In sports, it’s inevitable that when a player signs a brand new contract, he faces renewed scrutiny. So since St. Louis Blues goaltender Jordan Binnington signed a six-year, $36 million contract last month, it’s no surprise that fans are paying extra close attention to him.
Unfortunately for fans and for Binnington, that scrutiny has revealed a goaltender who is severely struggling in the current moment, on a team that is 2-7-1 in its last ten games and riding a six-game losing streak. Right now, the Blues simply are not getting enough from their top netminder, and some fans are even starting to question whether he ought to be the starter at all.
Binnington Struggling Since Contract
Binnington signed his contract extension on March 11. Since then, he’s played eight games, and in those eight games, he is 1-5-2, with a .893 save percentage (SV%) and a goals-against average (GAA) just under 3.00. Those numbers are substantially worse than his overall season numbers, at 10-11-5 with a .904 SV% and a 2.79 GAA. On the season, he also carries minus-3.8 goals saved above average (GSAA), by far the worst mark in his career.
There’s little question that Binnington needs more support from the team around him. According to Natural Stat Trick, the Blues are ninth-worst in the league in Corsi for percentage (CF%), a metric that measures a team’s overall possession and pressure against the opposition. But much of that has to do with the team’s performance offensively. Stripping down to defensive-focused metrics, the Blues are doing alright: they have allowed the ninth-fewest shots against their goaltenders (825), are dead middle (16th) in expected goals against (xGA) with 63.44 and are 16th again in high danger chances against (HDCA) with 295.
Unfortunately for Binnington, that last number is more of a curse than a blessing. The Blues have the fourth-worst high-danger save percentage (HDSV%), at .794, meaning that their goaltenders do worse against those high danger chances than all but three other teams (the Washington Capitals, the Anaheim Ducks, and the Philadelphia Flyers). Their team SV% is also fourth-worst, at .911. Throughout his career, Binnington has been known for his confidence and his ability to bounce back from bad performances. Lately, though, he’s struggled to block even the simplest shots against, as in this recent goal from the stick of Nathan MacKinnon, which ended up being the game-winner.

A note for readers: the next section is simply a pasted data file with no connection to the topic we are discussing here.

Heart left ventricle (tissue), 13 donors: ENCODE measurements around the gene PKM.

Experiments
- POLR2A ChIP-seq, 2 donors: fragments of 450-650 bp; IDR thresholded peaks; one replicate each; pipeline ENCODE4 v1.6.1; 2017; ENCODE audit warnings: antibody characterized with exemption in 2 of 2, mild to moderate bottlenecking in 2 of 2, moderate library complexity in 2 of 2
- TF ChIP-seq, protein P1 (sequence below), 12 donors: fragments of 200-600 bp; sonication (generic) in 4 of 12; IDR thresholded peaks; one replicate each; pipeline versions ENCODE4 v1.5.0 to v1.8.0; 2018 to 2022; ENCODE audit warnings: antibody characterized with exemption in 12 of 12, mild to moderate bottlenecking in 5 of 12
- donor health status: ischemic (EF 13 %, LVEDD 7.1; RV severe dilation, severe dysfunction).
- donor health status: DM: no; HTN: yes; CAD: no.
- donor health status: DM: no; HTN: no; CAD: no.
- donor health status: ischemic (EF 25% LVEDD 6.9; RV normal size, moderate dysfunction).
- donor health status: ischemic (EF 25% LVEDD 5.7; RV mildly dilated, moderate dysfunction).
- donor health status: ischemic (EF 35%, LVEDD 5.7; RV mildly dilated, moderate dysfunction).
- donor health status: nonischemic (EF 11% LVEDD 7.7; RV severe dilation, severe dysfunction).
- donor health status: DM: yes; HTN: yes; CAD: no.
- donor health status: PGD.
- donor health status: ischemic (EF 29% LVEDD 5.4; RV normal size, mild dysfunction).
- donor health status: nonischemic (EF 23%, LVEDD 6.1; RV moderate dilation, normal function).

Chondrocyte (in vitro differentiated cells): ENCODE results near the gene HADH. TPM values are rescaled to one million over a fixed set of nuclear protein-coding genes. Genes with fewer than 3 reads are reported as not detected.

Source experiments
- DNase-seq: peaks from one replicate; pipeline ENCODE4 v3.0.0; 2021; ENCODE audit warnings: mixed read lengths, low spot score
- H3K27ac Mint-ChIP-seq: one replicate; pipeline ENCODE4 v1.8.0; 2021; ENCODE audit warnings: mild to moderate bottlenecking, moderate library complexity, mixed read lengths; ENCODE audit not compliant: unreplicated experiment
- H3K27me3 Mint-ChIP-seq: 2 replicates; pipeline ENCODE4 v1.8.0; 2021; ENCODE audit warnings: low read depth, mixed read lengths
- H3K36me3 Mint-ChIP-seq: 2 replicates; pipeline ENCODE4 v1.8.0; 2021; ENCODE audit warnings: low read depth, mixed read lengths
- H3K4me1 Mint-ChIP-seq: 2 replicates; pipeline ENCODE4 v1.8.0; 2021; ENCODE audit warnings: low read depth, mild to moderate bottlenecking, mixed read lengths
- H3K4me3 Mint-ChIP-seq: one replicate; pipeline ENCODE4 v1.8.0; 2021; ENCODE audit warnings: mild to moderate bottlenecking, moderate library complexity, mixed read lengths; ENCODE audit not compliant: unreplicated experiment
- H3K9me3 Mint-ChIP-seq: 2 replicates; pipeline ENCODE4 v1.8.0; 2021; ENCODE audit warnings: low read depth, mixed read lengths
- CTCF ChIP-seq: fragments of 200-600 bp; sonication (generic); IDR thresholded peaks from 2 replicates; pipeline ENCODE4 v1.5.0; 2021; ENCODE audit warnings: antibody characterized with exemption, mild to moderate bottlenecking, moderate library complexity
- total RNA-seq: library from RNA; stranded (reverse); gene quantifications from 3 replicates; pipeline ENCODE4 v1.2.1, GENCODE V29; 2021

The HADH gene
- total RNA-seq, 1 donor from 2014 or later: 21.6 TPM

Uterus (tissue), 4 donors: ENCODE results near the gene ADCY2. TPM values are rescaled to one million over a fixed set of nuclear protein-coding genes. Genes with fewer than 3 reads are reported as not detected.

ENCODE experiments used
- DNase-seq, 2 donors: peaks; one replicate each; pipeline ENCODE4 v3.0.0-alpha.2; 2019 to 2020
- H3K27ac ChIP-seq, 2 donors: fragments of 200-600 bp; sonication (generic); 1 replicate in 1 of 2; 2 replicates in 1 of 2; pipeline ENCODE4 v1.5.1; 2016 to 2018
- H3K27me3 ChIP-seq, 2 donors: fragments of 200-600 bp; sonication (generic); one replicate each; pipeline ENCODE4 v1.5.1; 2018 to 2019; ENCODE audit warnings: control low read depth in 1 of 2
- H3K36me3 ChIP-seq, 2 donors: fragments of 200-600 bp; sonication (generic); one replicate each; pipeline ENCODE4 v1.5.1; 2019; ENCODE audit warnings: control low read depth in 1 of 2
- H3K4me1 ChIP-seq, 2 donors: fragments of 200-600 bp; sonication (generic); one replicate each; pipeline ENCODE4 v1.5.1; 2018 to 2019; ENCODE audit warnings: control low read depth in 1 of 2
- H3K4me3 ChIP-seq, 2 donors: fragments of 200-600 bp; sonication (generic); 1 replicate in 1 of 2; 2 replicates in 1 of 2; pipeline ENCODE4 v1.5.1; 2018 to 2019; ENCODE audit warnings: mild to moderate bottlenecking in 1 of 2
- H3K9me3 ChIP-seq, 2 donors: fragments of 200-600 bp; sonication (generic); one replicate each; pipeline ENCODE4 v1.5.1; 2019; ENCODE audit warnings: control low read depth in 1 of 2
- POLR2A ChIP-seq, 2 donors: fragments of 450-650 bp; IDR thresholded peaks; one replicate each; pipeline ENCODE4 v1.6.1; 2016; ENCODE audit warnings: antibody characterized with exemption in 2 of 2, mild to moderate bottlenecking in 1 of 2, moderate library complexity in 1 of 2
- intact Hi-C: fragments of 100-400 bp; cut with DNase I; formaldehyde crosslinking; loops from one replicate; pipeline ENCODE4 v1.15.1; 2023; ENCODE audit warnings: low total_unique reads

According to Evolving-Hockey, Binnington has faced the fifth-most xGA of any singular goaltender. Even so, he is 26th amongst goaltenders with 500-plus Fenwick against (unblocked shot attempts either on or off net) with minus-4.24 goals saved above expected (GSAx). Even with his recent struggles, Binnington isn’t playing substantially worse than a league-average goalie. The problem is, the Blues just agreed to pay him like a top-tier goalie for the next six seasons, and he needs to start showing that he’s worth it.
Husso Not Ready to Challenge
After a gutsy performance in a heartbreaking loss against the Colorado Avalanche on Saturday, in which he stopped 32 of 34 shots against, some fans began to call for the Blues to “ride the hot hand” and let backup goaltender Ville Husso take the net. Even though he’s overcome some of the struggles he saw early in the season, it’s far too soon to think he could replace Binnington for more than a game or two.
Among goalies with 200 or more Fenwick against, Husso ranks 50th with minus-6.2 GSAx. He ranks 59th in that group with a .892 SV%, and has minus-5.36 GSAA (55th). By every measurable statistic, Husso has been worse than Binnington, even while facing fewer HDCA per game (5.4 compared with 5.2, a small difference). Of course, he’s the younger player and the backup, and should be expected to improve as the season goes along, but fans looking to Husso for immediate relief will likely be disappointed.
Blues Need More Saves
The Blues’ offense is really struggling, which we will address in another article. But right now, the goaltenders are underperforming the defense in preventing goals against. It’s a tale as old as hockey, but it’s no easier to swallow over time: the Blues need more saves from their goaltenders. And as the starter and the newly-paid centerpiece of the future, Binnington needs to lead the charge.